Spain in the 20C

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  • Created by: Victoria
  • Created on: 02-12-12 17:18

Spain entered the C20 a divided and troubled natio

1.         Revolt and the intervention of the US had led to the loss of the bulk of her overseas Empire in 1898: Cuba, Puerto Rico and the Philippines.
2.         She had a corrupt system of constitutional monarchy under which elections were often fixed by local govt. officials (on one occasion a whole cemetery of 700 voted!). Police and thugs may deter hostile voters. Landlords and their agents the caciques would make it clear to their tenants or labourers that failure to vote for the right man would bring about eviction and dismissal. Votes might be bought.

3.         The system was further discredited by the King, Alfonso XIII, who seemed to take pleasure in forcing govt. reshuffles…the first 21 years of Alfonso’s reign from 1902-23 saw 33 entirely different govts.

4.         Strong nationalist/regionalist movements were emerging particularly the Catalan Lliga (based on the Catalan manufacturing and trading bourgeoisie) and the Basque Nationalist Party.        

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5.         In Navarre, Carlism remained strong (and the movement retained some strength throughout northern Spain). The Carlists were a throw-back to the middle ages who had fought 2 C19 civil wars in support of the junior branch of the royal family (Don Carlos).. in favour of a strong intolerant church and against parliaments and liberalism. This fanatically conservative and religious attitude in Navarre was partly an expression of the hostility of a sturdy race of relatively prosperous small peasant farmers to industrial life.

6.         There was a fierce church versus anti-clerical divide. With some exceptions the church was closely linked to the upper classes and very conservative. It had received considerable royal patronage in the late 19C, enabling it to build up a large network of converts, colleges and religious foundations. The Jesuits (male religious order who consider themselves to be soldiers of Christ) were particularly powerful, in control of immense resources.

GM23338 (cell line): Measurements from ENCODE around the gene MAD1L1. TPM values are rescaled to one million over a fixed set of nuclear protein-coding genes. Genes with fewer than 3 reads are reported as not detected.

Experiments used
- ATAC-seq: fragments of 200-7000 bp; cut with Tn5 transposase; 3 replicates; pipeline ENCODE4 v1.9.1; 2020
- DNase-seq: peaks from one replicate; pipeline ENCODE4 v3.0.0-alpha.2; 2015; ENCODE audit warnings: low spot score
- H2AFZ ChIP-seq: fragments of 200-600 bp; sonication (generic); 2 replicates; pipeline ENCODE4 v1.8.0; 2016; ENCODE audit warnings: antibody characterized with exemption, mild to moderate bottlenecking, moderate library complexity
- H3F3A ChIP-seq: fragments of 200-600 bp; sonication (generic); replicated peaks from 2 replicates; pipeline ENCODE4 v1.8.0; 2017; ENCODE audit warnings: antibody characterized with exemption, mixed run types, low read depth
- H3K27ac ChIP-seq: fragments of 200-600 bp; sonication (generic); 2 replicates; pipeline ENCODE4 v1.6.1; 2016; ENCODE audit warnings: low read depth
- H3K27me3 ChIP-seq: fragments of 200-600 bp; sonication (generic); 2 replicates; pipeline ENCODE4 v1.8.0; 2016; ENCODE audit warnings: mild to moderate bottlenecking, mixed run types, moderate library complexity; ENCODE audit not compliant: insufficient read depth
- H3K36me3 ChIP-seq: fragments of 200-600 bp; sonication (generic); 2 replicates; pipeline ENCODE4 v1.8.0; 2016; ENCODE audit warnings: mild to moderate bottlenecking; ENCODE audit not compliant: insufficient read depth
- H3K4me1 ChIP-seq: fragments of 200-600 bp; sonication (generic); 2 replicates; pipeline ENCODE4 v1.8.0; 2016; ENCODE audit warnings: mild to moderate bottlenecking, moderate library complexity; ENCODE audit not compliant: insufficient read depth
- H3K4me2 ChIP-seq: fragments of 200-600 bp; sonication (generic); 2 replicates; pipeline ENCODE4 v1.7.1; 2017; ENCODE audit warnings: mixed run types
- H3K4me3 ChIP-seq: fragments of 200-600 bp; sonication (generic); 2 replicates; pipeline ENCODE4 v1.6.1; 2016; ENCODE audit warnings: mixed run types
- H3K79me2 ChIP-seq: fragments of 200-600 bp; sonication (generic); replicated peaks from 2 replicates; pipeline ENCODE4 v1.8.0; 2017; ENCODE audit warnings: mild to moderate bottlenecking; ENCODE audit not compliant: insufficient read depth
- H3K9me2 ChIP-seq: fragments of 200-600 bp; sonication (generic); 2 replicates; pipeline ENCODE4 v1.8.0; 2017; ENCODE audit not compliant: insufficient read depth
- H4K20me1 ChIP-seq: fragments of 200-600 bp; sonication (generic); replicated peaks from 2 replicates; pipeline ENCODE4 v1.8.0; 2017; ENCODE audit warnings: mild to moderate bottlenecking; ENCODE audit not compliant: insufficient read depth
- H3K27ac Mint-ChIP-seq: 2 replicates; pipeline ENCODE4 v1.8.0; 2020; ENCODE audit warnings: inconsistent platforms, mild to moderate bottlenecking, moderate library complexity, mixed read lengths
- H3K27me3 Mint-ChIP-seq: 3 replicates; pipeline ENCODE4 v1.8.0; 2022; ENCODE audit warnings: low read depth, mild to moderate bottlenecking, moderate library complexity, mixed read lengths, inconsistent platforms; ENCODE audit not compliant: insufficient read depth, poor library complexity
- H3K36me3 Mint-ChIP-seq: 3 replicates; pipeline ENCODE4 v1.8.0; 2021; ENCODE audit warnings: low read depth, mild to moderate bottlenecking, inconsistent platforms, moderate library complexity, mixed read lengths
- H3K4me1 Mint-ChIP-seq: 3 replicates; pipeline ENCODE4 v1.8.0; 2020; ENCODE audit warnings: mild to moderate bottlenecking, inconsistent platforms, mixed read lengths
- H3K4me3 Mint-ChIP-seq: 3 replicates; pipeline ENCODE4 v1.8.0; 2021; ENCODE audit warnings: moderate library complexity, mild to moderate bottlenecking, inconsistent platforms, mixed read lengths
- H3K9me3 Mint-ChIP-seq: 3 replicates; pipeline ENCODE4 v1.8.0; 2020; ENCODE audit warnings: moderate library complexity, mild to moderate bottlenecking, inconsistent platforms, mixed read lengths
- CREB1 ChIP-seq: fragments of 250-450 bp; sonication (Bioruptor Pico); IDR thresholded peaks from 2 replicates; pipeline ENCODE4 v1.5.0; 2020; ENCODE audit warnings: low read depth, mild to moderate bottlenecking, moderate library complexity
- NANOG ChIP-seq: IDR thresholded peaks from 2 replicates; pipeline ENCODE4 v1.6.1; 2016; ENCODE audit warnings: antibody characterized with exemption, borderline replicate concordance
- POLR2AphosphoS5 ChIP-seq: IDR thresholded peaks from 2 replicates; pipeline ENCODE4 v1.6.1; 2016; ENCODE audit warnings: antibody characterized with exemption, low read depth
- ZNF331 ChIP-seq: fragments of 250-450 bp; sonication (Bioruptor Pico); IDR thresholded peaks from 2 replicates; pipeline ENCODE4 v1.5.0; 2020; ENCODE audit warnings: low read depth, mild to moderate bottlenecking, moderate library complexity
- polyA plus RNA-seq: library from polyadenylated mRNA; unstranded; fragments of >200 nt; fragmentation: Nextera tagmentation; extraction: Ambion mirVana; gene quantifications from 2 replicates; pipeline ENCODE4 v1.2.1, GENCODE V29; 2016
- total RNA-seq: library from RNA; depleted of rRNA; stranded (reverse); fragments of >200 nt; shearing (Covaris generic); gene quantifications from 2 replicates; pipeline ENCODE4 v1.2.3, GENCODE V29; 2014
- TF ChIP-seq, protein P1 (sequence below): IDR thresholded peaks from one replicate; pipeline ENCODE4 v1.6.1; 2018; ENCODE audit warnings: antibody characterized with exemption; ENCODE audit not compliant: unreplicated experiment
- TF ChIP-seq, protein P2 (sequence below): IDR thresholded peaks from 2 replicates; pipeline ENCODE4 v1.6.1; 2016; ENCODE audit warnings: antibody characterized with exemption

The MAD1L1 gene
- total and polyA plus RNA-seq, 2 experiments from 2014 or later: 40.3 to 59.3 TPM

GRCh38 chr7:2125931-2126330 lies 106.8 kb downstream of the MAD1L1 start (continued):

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7.         Against the church lay the fierce anti-clericalism of centre and left-wing movements:

i.      The Liberals…who had some success in reducing its hold on education.

ii.     The Radicals…left-wing republicans whose leader the journalist Lerroux openly urged the killing of priests and sacking and burning of churches.

iii.   The socialists, based initially in Madrid and Bilbao, who saw a rapid rise of their trade union movement during the first 20 years of the century the UGT, Unión General de Trabajadores the leading union.

iv.   The extraordinary anarcho-syndicalist movement rooted in urban Andalusian migrant workers in Barcelona and in the peasantry of Andalusia: the *** (Confederación Nacional del Trabaj). The *** unions claimed 700,000 members by 1919. Anarchist hatred of the church was fanatical. An example of the fierce anti-clericalsim (and a pre-cursor of civil war events) was the Semana Trágica in Barcelona in 1909 when in an uprising provoked by additional conscription.

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8.         Social divisions in Spain were deep, partly in the cities such as Barcelona, Bilbao and Oviedo where significant industrialisation was taking place, but particularly in the countryside and particularly in the countryside of Andalusia and Estremadura. Here you had the phenomenon of Latifundia…large estates (situated in the region around Seville) whose owners often lived in Madrid which were worked by landless labourers (braceros) who lived in extreme poverty…unemployed for up to half of the year and paid a miserable wage. They often lived in a state of chronic hunger, relying on credit given by shops as there was no system of church or state relief.       
9.         The army presented a further problem. It was wounded and resentful after the disaster of the Cuban War 1896-98. It was overstaffed with 12,000 officers on the active list in 1912(peace time) for an army of about 100,000 men. 25,000 officers for an army of 200,000 men in 1923 (Moroccan War) and many were officers in the reserve. In 1931 (peace time) there were 690 generals (of whom about half were on the active list). Officers were poorly paid, often with little to do. It is hardly surprising that corruption was rife and many turned to talking politics.
10.       WW1, in which Spain did not participate, increased the cost of living and caused new strains eg. 1917:army officers set their own unions-Juntas de Defensa eg.1919, great Barcelona strike..put down by the army.     

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